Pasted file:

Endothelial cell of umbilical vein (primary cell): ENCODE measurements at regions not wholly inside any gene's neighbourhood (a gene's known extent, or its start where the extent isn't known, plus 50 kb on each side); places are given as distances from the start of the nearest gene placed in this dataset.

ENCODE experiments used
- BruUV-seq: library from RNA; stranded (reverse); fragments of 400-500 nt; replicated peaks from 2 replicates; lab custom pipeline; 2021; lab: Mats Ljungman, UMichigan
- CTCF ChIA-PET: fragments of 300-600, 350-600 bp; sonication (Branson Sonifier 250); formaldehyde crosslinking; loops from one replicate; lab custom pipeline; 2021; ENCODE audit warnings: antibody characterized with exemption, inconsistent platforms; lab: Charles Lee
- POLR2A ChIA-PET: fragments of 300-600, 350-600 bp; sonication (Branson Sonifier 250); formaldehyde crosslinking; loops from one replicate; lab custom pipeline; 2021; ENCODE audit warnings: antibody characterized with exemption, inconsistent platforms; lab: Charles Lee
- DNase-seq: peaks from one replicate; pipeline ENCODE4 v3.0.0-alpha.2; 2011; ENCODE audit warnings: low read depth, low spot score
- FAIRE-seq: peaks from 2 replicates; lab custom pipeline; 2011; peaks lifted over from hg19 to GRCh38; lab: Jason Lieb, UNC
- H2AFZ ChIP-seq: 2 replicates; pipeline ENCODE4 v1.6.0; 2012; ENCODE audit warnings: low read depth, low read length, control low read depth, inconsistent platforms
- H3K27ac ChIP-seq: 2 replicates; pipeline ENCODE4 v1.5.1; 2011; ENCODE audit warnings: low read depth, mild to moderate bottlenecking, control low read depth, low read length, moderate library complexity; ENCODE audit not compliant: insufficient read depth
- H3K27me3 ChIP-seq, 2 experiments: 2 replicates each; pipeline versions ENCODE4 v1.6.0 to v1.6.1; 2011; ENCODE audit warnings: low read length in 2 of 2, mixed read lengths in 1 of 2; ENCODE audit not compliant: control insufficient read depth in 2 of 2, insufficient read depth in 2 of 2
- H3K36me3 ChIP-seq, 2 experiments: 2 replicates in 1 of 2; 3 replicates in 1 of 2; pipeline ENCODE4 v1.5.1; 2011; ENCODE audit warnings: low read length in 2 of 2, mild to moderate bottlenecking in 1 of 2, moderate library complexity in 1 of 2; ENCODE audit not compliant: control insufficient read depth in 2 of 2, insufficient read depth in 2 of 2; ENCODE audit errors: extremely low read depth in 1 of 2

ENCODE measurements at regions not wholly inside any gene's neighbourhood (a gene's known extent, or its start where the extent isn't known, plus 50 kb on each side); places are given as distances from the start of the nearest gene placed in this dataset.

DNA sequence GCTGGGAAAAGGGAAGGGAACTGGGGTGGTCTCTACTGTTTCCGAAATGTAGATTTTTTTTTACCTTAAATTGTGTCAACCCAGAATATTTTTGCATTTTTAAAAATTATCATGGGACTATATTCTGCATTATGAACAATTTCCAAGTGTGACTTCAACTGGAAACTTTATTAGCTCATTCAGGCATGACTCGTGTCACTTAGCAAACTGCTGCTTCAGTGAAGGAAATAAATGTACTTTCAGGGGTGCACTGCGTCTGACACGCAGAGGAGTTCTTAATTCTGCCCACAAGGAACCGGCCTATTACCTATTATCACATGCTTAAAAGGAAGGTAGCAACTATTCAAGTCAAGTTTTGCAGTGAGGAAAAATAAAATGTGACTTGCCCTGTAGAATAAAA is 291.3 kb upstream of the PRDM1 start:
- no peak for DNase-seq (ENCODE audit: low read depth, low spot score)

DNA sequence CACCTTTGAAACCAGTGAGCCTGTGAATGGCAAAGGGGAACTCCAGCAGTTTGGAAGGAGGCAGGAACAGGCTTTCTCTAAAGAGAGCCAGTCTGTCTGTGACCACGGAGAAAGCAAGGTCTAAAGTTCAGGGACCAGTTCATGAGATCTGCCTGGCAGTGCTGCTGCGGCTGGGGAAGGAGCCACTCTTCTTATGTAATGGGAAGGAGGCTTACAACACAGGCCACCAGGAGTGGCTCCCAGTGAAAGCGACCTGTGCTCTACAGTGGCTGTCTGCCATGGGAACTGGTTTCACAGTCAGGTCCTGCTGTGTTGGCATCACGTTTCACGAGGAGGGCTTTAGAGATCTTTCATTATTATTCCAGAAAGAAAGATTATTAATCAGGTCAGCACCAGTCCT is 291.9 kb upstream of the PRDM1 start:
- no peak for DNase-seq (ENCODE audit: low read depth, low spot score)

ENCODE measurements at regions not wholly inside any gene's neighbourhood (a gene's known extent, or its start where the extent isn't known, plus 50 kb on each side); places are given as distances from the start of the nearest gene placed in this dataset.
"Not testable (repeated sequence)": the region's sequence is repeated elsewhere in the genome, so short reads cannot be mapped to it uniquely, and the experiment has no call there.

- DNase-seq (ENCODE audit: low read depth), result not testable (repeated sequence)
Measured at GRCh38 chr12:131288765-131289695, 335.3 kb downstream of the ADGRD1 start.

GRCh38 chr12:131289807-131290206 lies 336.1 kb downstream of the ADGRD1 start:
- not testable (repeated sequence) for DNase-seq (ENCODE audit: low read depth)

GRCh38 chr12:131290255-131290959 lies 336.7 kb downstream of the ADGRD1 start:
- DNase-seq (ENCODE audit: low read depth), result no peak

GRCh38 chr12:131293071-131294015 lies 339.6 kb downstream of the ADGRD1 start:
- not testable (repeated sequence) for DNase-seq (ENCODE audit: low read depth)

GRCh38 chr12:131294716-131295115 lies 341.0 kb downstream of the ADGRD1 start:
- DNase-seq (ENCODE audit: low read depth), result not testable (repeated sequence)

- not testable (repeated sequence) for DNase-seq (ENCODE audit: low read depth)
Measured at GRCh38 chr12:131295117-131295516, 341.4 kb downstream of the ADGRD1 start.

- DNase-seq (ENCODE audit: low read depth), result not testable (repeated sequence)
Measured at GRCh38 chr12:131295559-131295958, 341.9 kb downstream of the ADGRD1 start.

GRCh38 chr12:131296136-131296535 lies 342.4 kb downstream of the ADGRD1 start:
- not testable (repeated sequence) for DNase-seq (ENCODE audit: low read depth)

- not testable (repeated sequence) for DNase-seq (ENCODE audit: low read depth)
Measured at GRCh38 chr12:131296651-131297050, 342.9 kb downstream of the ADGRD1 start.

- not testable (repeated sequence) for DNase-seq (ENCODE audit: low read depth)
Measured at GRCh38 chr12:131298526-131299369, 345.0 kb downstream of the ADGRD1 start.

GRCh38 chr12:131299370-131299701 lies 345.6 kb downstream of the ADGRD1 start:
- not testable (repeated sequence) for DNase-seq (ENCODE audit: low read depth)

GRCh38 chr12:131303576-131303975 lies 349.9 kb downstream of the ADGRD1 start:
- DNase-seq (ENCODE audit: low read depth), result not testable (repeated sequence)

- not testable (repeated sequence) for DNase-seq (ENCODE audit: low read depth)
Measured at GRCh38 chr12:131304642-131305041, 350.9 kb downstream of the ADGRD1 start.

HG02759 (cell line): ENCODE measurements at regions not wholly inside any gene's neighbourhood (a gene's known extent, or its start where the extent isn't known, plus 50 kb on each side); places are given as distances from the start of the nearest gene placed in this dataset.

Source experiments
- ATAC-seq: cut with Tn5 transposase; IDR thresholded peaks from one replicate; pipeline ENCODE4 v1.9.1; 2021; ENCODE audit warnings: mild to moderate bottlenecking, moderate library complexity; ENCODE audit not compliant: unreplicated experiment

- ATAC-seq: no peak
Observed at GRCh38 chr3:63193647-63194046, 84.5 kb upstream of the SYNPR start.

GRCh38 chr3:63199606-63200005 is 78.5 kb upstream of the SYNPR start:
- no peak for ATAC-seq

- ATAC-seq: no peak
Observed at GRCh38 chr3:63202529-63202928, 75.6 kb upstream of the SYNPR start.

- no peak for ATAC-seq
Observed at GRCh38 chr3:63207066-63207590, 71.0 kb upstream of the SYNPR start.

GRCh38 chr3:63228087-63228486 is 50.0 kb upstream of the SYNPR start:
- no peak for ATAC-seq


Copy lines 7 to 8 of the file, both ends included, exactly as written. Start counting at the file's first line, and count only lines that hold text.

- FAIRE-seq: peaks from 2 replicates; lab custom pipeline; 2011; peaks lifted over from hg19 to GRCh38; lab: Jason Lieb, UNC
- H2AFZ ChIP-seq: 2 replicates; pipeline ENCODE4 v1.6.0; 2012; ENCODE audit warnings: low read depth, low read length, control low read depth, inconsistent platforms